In a recently published letter addressed to the G20 finance ministers and central bank governors, the FSB Chair Randal K. Quarles has set out the key FSB priorities for 2021. In accordance with the FSB work program for 2021, the key priorities for the year involve addressing COVID-19 related vulnerabilities, enhancing resilience of non-bank financial intermediation, improving understanding of climate risks, enhancing cross-border payments (includes approach to regulation of stablecoins), and addressing other financial stability topics of ongoing importance. Other important financial stability topics include transition away from LIBOR, policy framework for central counterparties, and addressing cyber-security issues.
The key expected outcomes in terms of the prioritized work in 2021 are as follows:
- FSB plans to explore initial lessons learned from the COVID-19 event and report, in April 2021, on factors needed for an orderly unwinding of support measures, as part of its work to support international coordination on COVID-19 policy responses. In April 2021, FSB also plans to publish the final version of its evaluation of the too-big-to-fail reforms for banks.
- As part of its work in the area of nonbank financial intermediation, in July 2021, FSB plans to deliver policy proposals to enhance the resilience of money market funds, with a final report expected in October 2021. Other work will entail examining the frameworks and dynamics of margin calls in centrally cleared and uncleared markets and the liquidity management preparedness of market participants to meet margin calls.
- FSB plans to assess the availability of data through which climate-related risks to financial stability could be monitored, with aim of identifying existing data gaps. FSB also intends to coordinate with other standard-setting bodies to promote globally comparable, high-quality, and auditable standards of disclosure and to review the regulatory and supervisory approaches to addressing climate-related risks at financial institutions.
- FSB plans to issue an update on the regulatory and supervisory approaches to global stablecoins and to deliver a final set of quantitative targets for making cross-border payments cheaper, faster, more transparent, and more inclusive.
Keywords: Keywords: International, Banking, COVID-19, G20, Stablecoins, Cyber Risk, Climate Change Risk, Non-Bank Financial Intermediation, Work Priorities, Resolution Framework, Benchmark Reforms, FSB
Previous ArticleEU Publishes Corrigendum to Revised Capital Requirements Regulation
The Prudential Regulation Authority (PRA) published the final policy statement PS21/21 on the leverage ratio framework in the UK. PS21/21, which sets out the final policy of both the Financial Policy Committee (FPC) and PRA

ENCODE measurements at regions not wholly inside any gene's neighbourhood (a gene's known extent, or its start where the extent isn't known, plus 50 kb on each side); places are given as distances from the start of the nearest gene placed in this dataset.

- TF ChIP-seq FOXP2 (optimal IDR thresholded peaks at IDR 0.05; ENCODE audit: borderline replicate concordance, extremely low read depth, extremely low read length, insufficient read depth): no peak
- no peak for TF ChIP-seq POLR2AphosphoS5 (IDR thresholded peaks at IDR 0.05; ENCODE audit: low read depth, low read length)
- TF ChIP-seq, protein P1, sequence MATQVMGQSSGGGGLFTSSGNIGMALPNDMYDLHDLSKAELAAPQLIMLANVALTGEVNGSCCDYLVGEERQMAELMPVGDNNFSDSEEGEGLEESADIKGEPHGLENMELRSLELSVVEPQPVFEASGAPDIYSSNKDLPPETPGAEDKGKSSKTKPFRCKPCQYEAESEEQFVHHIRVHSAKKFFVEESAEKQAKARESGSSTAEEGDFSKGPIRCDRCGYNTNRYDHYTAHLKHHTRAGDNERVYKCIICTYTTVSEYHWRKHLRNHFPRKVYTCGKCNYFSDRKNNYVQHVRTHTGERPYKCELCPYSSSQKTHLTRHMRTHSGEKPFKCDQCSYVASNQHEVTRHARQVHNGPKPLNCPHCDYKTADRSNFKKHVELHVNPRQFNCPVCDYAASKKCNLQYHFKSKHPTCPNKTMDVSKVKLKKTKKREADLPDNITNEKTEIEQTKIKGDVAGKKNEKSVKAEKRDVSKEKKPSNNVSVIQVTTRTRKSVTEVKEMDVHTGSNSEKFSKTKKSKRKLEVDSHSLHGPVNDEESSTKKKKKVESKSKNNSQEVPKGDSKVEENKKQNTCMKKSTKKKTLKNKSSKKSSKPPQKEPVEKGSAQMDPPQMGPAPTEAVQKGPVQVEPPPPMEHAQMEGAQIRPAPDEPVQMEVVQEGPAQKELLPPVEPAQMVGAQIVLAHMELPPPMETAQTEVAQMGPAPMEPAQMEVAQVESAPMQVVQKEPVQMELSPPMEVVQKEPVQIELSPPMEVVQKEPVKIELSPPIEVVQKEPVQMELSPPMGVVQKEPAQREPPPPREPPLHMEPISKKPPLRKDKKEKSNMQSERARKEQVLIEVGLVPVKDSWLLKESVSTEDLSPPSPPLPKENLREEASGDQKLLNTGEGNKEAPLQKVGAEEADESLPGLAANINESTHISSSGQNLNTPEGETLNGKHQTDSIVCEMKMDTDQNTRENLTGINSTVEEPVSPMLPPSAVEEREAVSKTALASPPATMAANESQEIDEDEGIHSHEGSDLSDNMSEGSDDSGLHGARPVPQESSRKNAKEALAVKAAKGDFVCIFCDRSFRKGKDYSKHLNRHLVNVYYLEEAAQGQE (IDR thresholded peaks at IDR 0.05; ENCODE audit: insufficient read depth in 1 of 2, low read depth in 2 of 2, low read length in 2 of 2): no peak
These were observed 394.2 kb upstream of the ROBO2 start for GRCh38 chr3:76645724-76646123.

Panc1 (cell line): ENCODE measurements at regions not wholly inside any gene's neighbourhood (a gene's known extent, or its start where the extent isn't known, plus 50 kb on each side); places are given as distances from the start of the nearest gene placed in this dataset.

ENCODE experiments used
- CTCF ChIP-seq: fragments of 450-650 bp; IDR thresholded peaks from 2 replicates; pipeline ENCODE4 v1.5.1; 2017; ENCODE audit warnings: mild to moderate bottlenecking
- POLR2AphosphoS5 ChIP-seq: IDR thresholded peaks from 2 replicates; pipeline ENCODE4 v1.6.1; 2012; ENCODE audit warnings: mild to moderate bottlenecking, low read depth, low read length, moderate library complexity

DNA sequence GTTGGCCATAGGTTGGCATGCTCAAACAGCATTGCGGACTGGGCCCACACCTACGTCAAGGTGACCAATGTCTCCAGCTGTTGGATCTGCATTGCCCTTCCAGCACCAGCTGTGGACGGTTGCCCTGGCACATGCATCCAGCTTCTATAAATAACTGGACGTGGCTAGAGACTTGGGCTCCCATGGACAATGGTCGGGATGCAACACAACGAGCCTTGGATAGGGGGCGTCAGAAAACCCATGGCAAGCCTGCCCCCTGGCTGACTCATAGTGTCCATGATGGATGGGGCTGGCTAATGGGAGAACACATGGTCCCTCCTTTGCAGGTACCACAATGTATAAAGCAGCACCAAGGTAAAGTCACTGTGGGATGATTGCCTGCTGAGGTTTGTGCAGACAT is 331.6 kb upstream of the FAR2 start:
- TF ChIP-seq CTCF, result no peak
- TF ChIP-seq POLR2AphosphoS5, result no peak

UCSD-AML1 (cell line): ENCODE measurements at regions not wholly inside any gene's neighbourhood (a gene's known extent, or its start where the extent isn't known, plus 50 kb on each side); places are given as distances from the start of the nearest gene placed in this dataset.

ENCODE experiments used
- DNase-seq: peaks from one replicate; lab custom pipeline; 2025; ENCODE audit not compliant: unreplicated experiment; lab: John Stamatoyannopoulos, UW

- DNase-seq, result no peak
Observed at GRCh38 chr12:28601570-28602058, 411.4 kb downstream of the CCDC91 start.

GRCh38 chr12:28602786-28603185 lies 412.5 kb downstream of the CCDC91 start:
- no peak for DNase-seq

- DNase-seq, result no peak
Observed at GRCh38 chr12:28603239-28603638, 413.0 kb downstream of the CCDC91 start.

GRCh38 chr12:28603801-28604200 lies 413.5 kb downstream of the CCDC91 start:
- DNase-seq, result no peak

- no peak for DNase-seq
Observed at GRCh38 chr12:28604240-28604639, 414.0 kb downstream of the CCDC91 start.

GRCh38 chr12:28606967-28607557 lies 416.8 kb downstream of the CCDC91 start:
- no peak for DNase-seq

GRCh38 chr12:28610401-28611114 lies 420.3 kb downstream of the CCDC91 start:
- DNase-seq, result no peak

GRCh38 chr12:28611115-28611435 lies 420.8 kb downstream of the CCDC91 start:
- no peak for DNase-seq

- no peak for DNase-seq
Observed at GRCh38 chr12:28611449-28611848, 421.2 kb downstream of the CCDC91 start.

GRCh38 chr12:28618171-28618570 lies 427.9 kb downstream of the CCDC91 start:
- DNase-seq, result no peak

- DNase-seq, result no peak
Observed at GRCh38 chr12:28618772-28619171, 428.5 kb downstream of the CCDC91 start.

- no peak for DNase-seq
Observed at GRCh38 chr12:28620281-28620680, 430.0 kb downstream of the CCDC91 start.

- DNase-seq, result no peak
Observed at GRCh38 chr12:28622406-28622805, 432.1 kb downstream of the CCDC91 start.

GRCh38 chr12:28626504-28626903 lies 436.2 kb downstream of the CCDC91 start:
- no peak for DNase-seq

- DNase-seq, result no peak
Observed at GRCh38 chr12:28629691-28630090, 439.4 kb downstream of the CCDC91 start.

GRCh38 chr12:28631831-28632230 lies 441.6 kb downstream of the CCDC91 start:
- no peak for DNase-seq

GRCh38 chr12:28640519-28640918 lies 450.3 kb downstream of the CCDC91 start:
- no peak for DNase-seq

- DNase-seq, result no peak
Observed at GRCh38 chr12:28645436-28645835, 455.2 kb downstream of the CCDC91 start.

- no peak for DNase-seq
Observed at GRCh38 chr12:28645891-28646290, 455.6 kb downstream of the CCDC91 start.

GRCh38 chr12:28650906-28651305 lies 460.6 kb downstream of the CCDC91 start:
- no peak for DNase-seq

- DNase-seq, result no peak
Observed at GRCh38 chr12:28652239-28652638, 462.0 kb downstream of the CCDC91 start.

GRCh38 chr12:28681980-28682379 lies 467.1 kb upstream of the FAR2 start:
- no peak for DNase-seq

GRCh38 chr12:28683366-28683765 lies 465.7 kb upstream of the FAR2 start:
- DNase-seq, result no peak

The Consumer Financial Protection Bureau (CFPB) proposed to amend Regulation B to implement changes to the Equal Credit Opportunity Act (ECOA) under Section 1071 of the Dodd-Frank Act.
The Prudential Regulation Authority (PRA) decided to maintain, at the 2019 levels, the buffer rates for the Other Systemically Important Institutions (O-SII) for another year, with no new rates to be set until December 2023.
The Financial Stability Board (FSB) published a progress report on implementation of its high-level recommendations for the regulation, supervision, and oversight of global stablecoin arrangements.
In a letter to the authorized deposit taking institutions, the Australian Prudential Regulation Authority (APRA) announced an increase in the minimum interest rate buffer it expects banks to use when assessing the serviceability of home loan applications.
The Committee on Payments and Market Infrastructures (CPMI) and the International Organization of Securities Commissions (IOSCO) are consulting on the preliminary guidance that clarifies that stablecoin arrangements should observe international standards for payment, clearing, and settlement systems.
The European Banking Authority (EBA) and the European Insurance and Occupational Pensions Authority (EIOPA) have set out their respective work priorities for 2022.
The Malta Financial Services Authority (MFSA) updated the guidelines on supervisory reporting requirements under the reporting framework 3.0, in addition to the reporting module on leverage under the common reporting (COREP) framework.
The European Commission (EC) published the Implementing Decision 2021/1753 on the equivalence of supervisory and regulatory requirements of certain third countries and territories for the purposes of the treatment of exposures, in accordance with the Capital Requirements Regulation or CRR (575/2013).
EC published the Implementing Regulation 2021/1751, which lays down implementing technical standards on uniform formats and templates for notification of determination of the impracticability of including contractual recognition of write-down and conversion powers.